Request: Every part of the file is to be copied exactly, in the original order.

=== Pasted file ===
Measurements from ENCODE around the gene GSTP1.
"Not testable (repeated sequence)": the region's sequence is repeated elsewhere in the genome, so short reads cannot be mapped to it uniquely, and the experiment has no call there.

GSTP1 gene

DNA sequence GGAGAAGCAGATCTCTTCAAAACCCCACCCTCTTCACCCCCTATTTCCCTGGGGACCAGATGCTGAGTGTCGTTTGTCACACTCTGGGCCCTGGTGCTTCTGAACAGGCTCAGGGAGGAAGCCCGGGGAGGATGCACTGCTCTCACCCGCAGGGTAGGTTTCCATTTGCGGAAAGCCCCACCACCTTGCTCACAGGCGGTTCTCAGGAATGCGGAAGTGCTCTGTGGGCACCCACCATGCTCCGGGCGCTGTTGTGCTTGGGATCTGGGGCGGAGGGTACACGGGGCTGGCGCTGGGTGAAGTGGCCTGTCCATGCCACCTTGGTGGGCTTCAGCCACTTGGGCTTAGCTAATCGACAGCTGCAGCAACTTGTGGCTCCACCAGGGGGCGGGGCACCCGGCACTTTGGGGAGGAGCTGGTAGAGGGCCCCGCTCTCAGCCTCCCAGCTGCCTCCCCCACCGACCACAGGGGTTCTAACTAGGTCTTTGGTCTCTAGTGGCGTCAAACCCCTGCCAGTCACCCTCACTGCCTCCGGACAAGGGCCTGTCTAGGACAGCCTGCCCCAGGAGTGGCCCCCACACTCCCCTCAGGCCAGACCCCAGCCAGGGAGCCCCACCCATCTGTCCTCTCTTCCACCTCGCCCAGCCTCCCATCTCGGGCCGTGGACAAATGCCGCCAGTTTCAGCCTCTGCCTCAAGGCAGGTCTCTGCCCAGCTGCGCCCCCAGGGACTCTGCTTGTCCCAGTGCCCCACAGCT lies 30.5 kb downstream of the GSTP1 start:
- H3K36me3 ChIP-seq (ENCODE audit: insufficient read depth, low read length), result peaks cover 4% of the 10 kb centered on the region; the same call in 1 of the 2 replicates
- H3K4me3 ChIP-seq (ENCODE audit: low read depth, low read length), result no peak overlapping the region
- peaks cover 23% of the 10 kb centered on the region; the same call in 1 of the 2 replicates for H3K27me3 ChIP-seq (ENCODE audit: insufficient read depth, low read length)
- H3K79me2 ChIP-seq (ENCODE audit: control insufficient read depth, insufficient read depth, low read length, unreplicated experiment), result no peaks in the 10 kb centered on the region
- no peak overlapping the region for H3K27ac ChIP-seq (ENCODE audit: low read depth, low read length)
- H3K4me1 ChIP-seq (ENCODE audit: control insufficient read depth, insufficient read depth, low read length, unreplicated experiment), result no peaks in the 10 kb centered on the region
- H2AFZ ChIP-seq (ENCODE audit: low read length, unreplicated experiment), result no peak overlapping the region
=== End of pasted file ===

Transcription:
Measurements from ENCODE around the gene GSTP1.
"Not testable (repeated sequence)": the region's sequence is repeated elsewhere in the genome, so short reads cannot be mapped to it uniquely, and the experiment has no call there.

GSTP1 gene

DNA sequence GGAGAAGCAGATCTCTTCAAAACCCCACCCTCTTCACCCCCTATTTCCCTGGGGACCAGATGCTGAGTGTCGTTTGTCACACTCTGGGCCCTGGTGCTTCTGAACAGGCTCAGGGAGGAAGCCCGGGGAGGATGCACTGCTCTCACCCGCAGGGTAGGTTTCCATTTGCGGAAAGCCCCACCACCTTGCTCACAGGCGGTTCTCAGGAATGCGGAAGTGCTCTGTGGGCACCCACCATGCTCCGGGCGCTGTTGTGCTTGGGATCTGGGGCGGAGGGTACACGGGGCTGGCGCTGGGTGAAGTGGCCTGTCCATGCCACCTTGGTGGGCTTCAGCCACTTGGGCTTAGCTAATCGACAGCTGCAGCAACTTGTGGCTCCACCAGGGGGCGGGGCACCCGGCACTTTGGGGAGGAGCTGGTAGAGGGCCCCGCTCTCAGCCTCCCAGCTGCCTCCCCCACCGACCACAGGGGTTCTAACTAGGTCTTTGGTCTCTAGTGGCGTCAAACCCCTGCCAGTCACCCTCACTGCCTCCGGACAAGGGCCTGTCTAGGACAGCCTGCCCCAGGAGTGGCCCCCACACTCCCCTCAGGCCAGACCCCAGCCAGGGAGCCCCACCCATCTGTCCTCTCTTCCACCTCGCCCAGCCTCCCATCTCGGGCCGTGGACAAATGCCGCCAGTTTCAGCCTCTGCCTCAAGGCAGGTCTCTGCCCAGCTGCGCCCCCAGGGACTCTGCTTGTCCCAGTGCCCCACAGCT lies 30.5 kb downstream of the GSTP1 start:
- H3K36me3 ChIP-seq (ENCODE audit: insufficient read depth, low read length), result peaks cover 4% of the 10 kb centered on the region; the same call in 1 of the 2 replicates
- H3K4me3 ChIP-seq (ENCODE audit: low read depth, low read length), result no peak overlapping the region
- peaks cover 23% of the 10 kb centered on the region; the same call in 1 of the 2 replicates for H3K27me3 ChIP-seq (ENCODE audit: insufficient read depth, low read length)
- H3K79me2 ChIP-seq (ENCODE audit: control insufficient read depth, insufficient read depth, low read length, unreplicated experiment), result no peaks in the 10 kb centered on the region
- no peak overlapping the region for H3K27ac ChIP-seq (ENCODE audit: low read depth, low read length)
- H3K4me1 ChIP-seq (ENCODE audit: control insufficient read depth, insufficient read depth, low read length, unreplicated experiment), result no peaks in the 10 kb centered on the region
- H2AFZ ChIP-seq (ENCODE audit: low read length, unreplicated experiment), result no peak overlapping the region